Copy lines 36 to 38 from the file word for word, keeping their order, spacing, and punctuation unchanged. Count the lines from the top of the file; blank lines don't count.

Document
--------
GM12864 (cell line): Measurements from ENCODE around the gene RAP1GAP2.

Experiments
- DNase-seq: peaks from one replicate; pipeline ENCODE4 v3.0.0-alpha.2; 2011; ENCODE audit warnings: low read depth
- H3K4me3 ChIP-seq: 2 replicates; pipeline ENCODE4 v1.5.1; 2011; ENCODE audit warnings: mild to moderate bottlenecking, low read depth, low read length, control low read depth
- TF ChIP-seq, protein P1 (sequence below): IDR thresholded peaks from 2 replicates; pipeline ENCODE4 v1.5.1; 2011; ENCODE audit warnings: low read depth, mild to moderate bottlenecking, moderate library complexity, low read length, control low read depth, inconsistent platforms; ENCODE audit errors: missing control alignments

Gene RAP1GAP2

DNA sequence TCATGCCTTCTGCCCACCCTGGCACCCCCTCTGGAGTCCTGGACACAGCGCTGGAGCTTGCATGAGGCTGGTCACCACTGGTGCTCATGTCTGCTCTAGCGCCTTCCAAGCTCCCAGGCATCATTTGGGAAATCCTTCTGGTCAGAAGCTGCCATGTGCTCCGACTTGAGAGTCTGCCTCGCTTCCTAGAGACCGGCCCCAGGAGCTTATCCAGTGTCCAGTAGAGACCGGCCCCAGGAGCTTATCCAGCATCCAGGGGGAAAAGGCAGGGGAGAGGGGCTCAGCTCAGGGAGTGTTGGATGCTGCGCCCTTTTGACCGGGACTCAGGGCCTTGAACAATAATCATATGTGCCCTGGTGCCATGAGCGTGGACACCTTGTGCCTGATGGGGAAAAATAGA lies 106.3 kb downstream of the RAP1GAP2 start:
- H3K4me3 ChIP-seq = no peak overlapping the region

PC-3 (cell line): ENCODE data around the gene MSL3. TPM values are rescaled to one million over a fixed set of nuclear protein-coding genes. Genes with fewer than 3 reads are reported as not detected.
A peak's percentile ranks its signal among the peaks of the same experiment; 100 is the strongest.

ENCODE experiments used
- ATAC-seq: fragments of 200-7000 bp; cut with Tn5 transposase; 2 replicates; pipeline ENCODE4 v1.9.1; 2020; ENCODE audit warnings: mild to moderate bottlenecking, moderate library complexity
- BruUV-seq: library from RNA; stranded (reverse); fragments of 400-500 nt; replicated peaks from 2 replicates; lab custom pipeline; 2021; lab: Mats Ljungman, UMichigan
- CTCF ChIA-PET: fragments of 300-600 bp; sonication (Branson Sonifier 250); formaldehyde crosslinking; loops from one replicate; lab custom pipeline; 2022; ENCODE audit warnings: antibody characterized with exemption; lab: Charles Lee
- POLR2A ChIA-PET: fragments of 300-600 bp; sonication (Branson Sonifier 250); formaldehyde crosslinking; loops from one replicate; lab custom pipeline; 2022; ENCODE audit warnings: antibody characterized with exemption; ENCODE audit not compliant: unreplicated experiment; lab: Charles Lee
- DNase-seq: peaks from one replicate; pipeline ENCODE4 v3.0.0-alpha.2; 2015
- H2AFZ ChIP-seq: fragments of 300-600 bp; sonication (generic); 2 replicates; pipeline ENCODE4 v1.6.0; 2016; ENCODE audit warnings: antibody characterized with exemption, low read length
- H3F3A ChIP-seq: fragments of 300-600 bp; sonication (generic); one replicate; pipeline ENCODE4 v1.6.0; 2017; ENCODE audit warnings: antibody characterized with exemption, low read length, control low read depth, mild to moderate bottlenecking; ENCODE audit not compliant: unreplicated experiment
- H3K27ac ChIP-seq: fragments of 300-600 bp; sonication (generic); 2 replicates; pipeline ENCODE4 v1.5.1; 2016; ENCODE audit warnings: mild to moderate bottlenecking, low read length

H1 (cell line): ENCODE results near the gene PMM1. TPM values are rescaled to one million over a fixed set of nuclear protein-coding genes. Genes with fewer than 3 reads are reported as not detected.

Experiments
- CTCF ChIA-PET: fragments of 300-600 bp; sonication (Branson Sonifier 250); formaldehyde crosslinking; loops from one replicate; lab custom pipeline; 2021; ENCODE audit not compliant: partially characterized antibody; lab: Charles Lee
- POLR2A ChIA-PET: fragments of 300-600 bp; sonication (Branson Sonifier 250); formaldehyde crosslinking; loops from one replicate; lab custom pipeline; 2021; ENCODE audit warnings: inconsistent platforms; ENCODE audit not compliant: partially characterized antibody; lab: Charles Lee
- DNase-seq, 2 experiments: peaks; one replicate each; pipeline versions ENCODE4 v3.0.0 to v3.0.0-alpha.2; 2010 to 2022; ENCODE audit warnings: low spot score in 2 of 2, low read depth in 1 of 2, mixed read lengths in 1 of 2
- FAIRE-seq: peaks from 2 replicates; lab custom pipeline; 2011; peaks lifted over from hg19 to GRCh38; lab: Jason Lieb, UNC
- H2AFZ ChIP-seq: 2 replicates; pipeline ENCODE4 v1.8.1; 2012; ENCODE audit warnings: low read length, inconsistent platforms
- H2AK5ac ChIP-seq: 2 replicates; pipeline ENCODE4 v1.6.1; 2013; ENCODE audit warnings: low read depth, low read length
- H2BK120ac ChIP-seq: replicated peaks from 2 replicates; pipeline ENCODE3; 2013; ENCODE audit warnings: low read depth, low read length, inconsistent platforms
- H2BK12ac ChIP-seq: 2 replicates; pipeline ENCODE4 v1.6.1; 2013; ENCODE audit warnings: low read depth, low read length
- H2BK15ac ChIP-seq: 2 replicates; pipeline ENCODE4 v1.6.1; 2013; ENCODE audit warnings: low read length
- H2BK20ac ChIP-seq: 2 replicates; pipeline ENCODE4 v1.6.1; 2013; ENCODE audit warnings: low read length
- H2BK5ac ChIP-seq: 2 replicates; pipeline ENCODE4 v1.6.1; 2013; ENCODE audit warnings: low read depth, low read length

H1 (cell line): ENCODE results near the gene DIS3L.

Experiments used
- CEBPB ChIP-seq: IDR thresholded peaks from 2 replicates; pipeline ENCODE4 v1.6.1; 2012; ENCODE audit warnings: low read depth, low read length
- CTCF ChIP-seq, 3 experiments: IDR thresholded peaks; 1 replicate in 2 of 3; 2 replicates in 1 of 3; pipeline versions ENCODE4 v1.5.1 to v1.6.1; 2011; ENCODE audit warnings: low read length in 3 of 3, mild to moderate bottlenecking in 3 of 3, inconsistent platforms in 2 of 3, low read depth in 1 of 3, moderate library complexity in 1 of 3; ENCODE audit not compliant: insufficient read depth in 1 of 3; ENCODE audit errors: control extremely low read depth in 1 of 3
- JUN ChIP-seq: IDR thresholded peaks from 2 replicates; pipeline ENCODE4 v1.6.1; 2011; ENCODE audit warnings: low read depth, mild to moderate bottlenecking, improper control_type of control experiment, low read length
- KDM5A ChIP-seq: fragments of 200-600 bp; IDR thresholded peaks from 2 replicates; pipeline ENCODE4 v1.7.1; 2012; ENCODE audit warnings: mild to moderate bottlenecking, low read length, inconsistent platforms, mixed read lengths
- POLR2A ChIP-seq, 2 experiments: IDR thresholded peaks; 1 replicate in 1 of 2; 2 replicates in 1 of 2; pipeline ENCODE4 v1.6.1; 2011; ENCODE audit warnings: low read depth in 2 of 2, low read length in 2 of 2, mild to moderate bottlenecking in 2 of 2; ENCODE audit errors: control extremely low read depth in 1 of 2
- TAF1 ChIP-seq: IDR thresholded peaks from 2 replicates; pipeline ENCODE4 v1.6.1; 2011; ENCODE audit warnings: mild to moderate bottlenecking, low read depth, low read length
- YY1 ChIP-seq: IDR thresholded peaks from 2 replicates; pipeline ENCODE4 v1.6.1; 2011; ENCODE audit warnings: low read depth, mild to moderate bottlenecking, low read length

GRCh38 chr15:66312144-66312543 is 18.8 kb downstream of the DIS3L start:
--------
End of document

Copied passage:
- CTCF ChIP-seq, 3 experiments: IDR thresholded peaks; 1 replicate in 2 of 3; 2 replicates in 1 of 3; pipeline versions ENCODE4 v1.5.1 to v1.6.1; 2011; ENCODE audit warnings: low read length in 3 of 3, mild to moderate bottlenecking in 3 of 3, inconsistent platforms in 2 of 3, low read depth in 1 of 3, moderate library complexity in 1 of 3; ENCODE audit not compliant: insufficient read depth in 1 of 3; ENCODE audit errors: control extremely low read depth in 1 of 3
- JUN ChIP-seq: IDR thresholded peaks from 2 replicates; pipeline ENCODE4 v1.6.1; 2011; ENCODE audit warnings: low read depth, mild to moderate bottlenecking, improper control_type of control experiment, low read length
- KDM5A ChIP-seq: fragments of 200-600 bp; IDR thresholded peaks from 2 replicates; pipeline ENCODE4 v1.7.1; 2012; ENCODE audit warnings: mild to moderate bottlenecking, low read length, inconsistent platforms, mixed read lengths